The resistance of Candida spp. to nystatin has been documented in the literature; Sousa et al.  observed growth of all C. tropicalis yeasts isolated from the blood in the presence of fluconazole, except for C. tropicalis ATCC 13803. The authors emphasized that this drug is widely used in clinical practice because of its efficacy and low toxicity. Due to frequent exposure to antifungal drugs, Candida isolates and their species are regularly developing resistance.
The relationship between exposure and resistance may also explain the results of this study; the frequent use of nystatin or other drugs prescribed as antifungals for denture stomatitis associated with Candida spp. has made C. albicans strains resistant to nystatin [6–8]. Microbial interactions in the oral cavity favor the proliferation of microorganisms, which facilitates the development of Candida drug resistance [43, 44].
The resistance of clinical strains of C. albicans isolated from prosthesis users to the antifungal standard nystatin, which is used for the treatment of Candida-associated denture stomatitis, demonstrates the importance of investigating the efficacy and mode of action of novel products on this clinically relevant pathogen. Such research will facilitate the discovery of new antifungal agents.
The standard yeast ATCC 76645 possesses fewer fungal structures, like pseudohyphae and blastoconidia, than strains of clinical origin (Figures 2(a)–2(c)). This strain has not interacted with other microorganisms, unlike clinical C. albicans isolates. This characteristic may account for the sensitivity of C. albicans ATCC 76645 to nystatin; by contrast, the clinical strains were unaffected by this antifungal, resulting in growth at the concentrations studied.
The addition of citral to the growth medium at a subinhibitory concentration of 4 μg/mL (MIC/8) did not alter the resistance of the clinical strains or the standard to nystatin, as assessed by proliferation. Furthermore, there are no studies in the literature investigating the ability of citral to modulate nystatin activity. The ability of unconventional compounds to increase the antimicrobial activity or reverse the resistance of microorganisms to drugs classifies the compounds as modifiers of antifungal activity . Citral was not classified as a modifier of resistance to the antifungal nystatin in the studied strains.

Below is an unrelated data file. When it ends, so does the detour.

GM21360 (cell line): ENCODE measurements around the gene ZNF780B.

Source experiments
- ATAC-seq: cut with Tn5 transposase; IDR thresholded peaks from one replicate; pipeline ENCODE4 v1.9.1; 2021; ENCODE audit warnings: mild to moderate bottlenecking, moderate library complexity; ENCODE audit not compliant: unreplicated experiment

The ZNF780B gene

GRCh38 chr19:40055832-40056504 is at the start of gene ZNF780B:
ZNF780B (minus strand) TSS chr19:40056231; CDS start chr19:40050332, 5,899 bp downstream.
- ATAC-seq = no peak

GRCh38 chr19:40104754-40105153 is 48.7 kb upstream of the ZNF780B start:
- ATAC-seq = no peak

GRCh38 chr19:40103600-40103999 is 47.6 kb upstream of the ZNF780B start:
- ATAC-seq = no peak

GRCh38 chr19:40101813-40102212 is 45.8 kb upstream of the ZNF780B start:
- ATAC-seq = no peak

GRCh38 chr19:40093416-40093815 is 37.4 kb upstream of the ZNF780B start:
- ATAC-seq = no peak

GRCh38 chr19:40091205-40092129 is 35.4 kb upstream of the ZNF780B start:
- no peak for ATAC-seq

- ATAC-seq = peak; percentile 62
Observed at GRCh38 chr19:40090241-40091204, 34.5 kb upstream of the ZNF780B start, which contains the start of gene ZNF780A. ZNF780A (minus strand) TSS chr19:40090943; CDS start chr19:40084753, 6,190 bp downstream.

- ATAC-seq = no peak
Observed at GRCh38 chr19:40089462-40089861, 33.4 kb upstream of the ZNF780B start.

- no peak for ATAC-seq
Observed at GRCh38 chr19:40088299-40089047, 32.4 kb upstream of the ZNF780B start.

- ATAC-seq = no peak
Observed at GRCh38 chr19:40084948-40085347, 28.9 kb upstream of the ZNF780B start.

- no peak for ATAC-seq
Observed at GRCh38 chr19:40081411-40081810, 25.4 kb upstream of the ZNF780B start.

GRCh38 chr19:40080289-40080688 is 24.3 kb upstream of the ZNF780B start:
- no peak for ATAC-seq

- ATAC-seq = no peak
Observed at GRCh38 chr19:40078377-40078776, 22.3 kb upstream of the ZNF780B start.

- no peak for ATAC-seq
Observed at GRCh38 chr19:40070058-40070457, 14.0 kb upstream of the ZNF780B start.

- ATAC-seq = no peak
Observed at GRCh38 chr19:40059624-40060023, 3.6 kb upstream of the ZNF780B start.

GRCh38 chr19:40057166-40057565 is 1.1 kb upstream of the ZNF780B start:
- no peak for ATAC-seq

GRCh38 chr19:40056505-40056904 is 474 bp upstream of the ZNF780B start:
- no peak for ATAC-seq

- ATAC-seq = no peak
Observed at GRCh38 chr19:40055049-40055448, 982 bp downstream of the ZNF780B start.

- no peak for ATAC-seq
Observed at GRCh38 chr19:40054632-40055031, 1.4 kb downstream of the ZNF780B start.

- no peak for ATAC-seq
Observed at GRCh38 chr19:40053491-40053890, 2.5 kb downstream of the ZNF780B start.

This laboratory study has limitations. Given the increase in fungal infections and the high prevalence of denture stomatitis associated with Candida, the search for new, alternative treatments for these pathologies is necessary. Citral may be a promising candidate, as it mediated antifungal activity against clinical strains of C. albicans isolated from dental prosthesis users.
Among the natural products analyzed, citral produced the best antifungal response. Citral demonstrated fungicidal activity against C. albicans yeasts isolated from dental prosthesis users, as well as against the standard strain. The phytoconstituent caused morphological modifications to the yeasts studied.
Citral was distinguished by its promotion of microbial death in clinical C. albicans within 2 h of exposure, at both the MIC and . We verified the resistance of all of the clinical strains to nystatin. Citral did not alter the resistance of the strains to the licensed drug.
Citral is a promising phytoconstituent; future research should assess its mode of action against fungi and its cytotoxic potential, to facilitate the development of new antifungal agents against C. albicans spp.
Conflicts of Interest
The authors declare that there are no conflicts of interest regarding the publication of this paper.
Julliana Cariry Palhano Freire, José Klidenberg de Oliveira Júnior, Daniele de Figueredo Silva, Janiere Pereira de Sousa, Felipe Queiroga Sarmento Guerra, and Edeltrudes de Oliveira Lima are responsible for drafting the paper. Julliana Cariry Palhano Freire participated in the project design, collection and analysis of data, drafting the paper, and critical revision of the intellectual content. José Klidenberg de Oliveira Júnior, Daniele de Figueredo Silva, Janiere Pereira de Sousa, and Felipe Queiroga Sarmento Guerra participated in data collection, data analysis, and revision of the paper. Edeltrudes de Oliveira Lima guided all stages of the work and participated in both review and drafting of the project and the paper, including final approval of the version to be published.
The authors are grateful to the Postgraduate Program in Dentistry of the Federal University of Paraíba (UFPB).